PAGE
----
[dropcap]A[/dropcap]s a professional journalist covering the Vatican, I can’t emphasize enough how important it is to make sure you have accurate, reliable sources when trying to figure out what the Pope really said.

My job literally requires knowing every detail of how Pope Francis will spend his days, weeks and months. That includes knowing on a daily basis everything from who he will meet with, what speeches he will give, whether or not he’s on schedule, sometimes where he ate lunch, and reading absolutely everything that he says or writes to everyone, in English, Spanish and Italian. I often have to translate his homilies and speeches myself because an official English translation can be slow to come from the Vatican, if it comes at all.

As you can imagine, I have gotten to know our beloved pontiff pretty well, and I think that perhaps one of the most important things to keep in mind for Pope Francis when reading about something he said is the context in which he said it. That should go as a general rule for everything you read in the news, but especially with Pope Francis. Many of the things he says are directed to a specific group of people, or are said in response to a specific question, so they don’t really make sense outside of the full context because he uses words, images and examples based off of who his audience is.

Pope Francis Media


Example:

What Pope Francis told journalists on his way back from the Philippines earlier this week: “Some think that – excuse the language – that in order to be good Catholics, we have to be like rabbits. No. Responsible parenthood.”

When left with just that, the Pope’s words make almost no sense and it almost seems like he’s taking a jab at families with many children. However, if we look at the context of that question, we see that Pope Francis was talking to a Filipino journalist who asked him a question about Filipinos’ concern that the tendency to have large families is the reason for much of the poverty in the country.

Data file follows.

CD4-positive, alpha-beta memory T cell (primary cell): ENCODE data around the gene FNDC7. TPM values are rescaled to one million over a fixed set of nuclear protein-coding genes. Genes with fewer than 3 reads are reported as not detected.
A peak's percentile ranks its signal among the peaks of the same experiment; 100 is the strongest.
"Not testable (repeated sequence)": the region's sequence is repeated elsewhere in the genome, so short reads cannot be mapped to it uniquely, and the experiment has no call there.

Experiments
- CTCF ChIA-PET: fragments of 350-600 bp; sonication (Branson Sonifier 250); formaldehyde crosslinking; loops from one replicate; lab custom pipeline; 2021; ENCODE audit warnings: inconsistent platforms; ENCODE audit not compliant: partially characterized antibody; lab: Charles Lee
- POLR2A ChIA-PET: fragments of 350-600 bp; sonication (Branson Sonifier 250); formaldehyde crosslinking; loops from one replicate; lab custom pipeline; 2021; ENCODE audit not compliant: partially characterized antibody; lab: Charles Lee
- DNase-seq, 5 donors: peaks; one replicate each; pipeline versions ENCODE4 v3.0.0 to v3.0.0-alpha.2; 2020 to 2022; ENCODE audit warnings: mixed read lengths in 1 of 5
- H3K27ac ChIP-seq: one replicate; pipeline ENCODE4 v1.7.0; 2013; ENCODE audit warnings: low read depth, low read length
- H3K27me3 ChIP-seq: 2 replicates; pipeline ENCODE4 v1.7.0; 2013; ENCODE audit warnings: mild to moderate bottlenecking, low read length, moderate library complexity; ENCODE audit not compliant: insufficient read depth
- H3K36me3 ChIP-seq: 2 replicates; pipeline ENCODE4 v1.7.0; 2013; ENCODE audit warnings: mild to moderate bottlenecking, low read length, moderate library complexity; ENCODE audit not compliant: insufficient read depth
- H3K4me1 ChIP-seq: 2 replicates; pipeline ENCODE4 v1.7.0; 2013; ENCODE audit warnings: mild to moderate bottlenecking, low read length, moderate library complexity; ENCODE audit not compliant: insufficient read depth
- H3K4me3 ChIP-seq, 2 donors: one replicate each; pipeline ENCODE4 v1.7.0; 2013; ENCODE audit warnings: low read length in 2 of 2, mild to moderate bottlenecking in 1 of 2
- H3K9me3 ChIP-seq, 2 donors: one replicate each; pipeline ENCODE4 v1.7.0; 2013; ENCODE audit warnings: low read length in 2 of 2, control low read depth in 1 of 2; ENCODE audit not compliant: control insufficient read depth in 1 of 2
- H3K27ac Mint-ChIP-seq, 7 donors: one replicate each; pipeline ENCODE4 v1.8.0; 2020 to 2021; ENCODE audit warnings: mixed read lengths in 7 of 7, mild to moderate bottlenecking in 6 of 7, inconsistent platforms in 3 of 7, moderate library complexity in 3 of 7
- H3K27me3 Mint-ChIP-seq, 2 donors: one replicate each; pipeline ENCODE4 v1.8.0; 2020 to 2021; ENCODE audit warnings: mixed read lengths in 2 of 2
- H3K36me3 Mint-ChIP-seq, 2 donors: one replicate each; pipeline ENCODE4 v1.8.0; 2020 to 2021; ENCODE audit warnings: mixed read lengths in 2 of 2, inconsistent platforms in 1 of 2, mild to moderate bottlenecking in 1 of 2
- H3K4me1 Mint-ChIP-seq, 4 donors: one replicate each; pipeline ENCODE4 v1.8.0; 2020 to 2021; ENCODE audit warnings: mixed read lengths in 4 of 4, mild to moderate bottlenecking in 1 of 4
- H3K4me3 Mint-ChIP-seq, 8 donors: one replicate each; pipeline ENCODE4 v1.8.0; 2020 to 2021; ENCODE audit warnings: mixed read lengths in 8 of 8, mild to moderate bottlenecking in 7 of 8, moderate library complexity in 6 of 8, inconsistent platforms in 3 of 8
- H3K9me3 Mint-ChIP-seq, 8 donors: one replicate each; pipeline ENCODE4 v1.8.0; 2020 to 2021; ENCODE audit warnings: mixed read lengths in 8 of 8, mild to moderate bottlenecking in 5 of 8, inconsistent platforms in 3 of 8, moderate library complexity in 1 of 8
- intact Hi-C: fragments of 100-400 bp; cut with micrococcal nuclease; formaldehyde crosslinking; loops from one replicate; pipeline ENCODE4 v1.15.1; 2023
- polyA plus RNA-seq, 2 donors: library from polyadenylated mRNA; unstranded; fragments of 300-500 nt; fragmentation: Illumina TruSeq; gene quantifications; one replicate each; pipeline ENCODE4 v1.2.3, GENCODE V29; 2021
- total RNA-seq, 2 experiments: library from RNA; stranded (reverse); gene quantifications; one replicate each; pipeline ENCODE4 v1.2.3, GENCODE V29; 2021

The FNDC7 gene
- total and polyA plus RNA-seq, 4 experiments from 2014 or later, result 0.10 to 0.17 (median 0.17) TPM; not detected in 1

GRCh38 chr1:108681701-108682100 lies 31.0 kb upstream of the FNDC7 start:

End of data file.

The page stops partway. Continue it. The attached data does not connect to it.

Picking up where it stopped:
Plus, if the reader skims down just a bit further, they will also read the part in which the Pope said that “let us also look at the generosity of that father and mother who see a treasure in every child.” If the reader goes through the entire text they will also realize that the Pope says contraception is not a means of responsible parenthood either, if that part was even included in the article.


Tips for knowing when something the Pope said is true or not

These 8 tips given in the info-gram above are essential to making sure what you’re hearing is correct, but here I highlight just a few:

1. Read the full article – reiterating what I said about context earlier, reading the entire article to get the context of what the Pope says is crucial. If the full text of his interview or speech isn’t available, try to find it.

2. Doubt & Don’t Share – when you read a headline or article that somehow implies the Pope is changing Church teaching or saying something that appears to support a specific party, group or platform, question it and look for an article that gives you the full picture.

3. Google – When you see something questionable, look it up from a reliable agency. The best source is always the Vatican itself, and they have many different websites in which news is published. All secular news outlets should be checked with a more reliable source for content and full context.

4. Share and Correct – Once you find the correct information or once you have the full scope of what the Pope said, please share that link/source, and please, please, please in all charity correct someone if you see that they either have or are promoting something that isn’t right.

5. Learn – try and find good and reliable sources to begin with, so that confusion and speculation can be avoided.

A basic list of reliable sites to go to if you want to know what the Pope is really saying are: Official Vatican page, News.va, Vatican Radio, CNA, EWTN, New advent and Catholic link.